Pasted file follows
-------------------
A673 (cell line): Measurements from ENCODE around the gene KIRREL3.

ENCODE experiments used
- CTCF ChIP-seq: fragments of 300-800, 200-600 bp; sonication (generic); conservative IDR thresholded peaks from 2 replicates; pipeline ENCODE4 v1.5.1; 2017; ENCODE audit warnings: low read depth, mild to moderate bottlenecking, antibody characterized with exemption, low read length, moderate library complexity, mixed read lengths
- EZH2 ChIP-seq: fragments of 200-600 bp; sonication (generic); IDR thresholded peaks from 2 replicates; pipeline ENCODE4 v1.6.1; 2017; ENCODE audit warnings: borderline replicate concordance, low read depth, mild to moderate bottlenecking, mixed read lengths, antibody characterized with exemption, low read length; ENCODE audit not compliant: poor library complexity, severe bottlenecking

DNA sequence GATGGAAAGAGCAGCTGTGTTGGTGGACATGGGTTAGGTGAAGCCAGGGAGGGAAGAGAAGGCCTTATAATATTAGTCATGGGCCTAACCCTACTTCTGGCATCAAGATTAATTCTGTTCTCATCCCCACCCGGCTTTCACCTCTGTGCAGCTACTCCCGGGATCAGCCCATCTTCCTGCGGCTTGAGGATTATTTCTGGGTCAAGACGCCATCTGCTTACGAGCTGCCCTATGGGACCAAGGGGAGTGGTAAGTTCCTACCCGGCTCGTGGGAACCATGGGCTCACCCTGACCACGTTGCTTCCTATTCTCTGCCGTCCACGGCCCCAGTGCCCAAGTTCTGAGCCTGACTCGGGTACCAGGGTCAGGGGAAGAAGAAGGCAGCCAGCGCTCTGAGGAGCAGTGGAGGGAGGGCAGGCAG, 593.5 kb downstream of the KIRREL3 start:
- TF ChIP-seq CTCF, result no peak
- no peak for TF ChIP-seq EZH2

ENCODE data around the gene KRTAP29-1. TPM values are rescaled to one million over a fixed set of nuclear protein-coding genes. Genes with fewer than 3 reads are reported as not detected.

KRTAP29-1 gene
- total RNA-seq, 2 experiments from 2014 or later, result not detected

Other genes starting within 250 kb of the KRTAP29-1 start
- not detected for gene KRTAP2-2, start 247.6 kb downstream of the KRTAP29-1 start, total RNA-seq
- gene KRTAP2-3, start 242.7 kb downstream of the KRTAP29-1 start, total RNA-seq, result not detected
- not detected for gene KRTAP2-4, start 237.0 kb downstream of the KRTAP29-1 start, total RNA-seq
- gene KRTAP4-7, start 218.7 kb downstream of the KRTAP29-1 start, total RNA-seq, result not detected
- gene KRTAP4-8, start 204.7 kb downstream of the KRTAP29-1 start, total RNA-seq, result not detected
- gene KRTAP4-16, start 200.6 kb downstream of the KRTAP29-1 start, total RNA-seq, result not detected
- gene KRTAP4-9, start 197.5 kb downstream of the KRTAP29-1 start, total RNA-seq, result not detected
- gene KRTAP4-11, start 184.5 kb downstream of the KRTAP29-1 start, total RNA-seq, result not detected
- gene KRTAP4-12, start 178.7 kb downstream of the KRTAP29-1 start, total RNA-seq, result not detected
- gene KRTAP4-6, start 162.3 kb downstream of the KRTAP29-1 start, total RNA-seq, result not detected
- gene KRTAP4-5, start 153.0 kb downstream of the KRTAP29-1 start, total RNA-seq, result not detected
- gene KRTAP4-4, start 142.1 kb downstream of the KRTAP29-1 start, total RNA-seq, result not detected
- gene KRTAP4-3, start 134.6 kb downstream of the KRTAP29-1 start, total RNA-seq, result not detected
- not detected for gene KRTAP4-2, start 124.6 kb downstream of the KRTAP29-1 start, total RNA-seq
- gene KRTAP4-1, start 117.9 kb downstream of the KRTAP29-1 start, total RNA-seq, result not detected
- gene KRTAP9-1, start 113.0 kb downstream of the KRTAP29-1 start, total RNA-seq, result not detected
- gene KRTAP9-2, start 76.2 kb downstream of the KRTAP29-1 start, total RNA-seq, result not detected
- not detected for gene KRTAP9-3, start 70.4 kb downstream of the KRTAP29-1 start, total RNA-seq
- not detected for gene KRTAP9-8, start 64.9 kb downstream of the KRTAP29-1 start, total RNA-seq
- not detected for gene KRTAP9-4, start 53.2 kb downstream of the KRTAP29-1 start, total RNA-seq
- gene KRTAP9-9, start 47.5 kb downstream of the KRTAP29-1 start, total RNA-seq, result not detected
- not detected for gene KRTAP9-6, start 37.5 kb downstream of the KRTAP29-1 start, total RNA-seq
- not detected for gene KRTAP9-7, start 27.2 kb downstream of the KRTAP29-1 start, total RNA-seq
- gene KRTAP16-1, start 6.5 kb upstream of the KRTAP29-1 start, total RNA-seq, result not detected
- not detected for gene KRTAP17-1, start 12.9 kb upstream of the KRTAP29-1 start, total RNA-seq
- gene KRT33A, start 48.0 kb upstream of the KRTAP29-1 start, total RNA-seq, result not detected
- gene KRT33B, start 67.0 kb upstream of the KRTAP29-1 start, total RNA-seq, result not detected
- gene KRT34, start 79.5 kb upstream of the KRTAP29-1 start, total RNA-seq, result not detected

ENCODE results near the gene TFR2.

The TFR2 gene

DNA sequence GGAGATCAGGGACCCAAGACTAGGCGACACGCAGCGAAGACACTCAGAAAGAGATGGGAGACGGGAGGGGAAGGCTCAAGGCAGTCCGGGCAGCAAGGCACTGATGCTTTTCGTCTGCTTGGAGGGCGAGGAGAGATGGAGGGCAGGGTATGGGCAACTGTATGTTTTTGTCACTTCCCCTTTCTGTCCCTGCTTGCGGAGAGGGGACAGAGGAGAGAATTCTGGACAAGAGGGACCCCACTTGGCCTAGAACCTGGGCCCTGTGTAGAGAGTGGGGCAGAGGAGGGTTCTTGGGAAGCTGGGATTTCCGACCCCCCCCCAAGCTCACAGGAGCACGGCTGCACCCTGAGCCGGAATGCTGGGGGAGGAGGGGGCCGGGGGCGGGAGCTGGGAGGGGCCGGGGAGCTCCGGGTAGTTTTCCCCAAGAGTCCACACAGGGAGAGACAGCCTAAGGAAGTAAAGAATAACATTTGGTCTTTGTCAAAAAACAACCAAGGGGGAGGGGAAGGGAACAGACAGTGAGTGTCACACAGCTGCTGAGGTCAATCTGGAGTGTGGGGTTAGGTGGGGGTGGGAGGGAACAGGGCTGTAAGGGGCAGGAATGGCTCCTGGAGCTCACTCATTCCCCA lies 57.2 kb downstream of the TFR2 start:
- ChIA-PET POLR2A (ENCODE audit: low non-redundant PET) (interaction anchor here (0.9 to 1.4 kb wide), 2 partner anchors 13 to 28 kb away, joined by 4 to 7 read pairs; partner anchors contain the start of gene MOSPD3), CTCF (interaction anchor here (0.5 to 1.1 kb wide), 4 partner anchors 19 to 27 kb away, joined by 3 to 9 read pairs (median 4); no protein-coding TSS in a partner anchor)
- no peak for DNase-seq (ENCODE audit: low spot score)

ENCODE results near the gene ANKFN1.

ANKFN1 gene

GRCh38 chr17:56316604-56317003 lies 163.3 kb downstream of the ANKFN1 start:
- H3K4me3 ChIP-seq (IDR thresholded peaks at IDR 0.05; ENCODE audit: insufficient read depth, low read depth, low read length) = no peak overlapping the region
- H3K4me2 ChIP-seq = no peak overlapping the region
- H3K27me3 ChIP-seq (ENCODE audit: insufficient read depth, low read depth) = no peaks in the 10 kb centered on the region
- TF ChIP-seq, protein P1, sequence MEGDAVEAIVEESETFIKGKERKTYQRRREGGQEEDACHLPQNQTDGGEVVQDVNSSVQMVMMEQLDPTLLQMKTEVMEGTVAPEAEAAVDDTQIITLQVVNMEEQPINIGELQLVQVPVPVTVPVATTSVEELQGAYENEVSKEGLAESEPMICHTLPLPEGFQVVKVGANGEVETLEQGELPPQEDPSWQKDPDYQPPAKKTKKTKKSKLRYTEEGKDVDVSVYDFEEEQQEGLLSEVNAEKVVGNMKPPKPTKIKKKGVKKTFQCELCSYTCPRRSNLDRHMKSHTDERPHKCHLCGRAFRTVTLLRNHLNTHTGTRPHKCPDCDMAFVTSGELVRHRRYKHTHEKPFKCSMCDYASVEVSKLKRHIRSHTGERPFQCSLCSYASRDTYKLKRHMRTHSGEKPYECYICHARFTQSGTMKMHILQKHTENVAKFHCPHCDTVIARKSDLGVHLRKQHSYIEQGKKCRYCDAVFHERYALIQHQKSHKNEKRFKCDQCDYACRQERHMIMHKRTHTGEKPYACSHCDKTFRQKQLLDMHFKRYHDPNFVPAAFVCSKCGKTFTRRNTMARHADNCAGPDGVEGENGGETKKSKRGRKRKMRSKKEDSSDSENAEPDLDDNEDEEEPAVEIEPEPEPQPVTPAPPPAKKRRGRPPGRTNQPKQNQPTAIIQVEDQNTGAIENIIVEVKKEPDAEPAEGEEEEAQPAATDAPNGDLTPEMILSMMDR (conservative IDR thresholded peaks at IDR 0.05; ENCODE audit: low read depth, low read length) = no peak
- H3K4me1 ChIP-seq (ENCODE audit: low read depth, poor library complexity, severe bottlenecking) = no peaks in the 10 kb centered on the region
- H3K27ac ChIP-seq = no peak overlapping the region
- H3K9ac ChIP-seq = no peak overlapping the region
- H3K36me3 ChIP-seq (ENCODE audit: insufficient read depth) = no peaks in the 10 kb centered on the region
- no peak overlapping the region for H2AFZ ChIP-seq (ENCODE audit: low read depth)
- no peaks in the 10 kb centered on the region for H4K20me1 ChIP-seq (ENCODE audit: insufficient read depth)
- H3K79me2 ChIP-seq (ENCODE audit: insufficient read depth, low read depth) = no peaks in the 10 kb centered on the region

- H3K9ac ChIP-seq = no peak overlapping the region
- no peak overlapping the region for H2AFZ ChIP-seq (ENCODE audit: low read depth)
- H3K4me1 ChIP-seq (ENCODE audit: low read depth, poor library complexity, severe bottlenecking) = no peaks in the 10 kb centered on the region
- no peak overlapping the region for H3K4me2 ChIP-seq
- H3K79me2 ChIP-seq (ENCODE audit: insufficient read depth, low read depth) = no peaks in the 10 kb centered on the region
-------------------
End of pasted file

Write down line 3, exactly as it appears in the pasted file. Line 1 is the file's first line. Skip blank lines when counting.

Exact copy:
- CTCF ChIP-seq: fragments of 300-800, 200-600 bp; sonication (generic); conservative IDR thresholded peaks from 2 replicates; pipeline ENCODE4 v1.5.1; 2017; ENCODE audit warnings: low read depth, mild to moderate bottlenecking, antibody characterized with exemption, low read length, moderate library complexity, mixed read lengths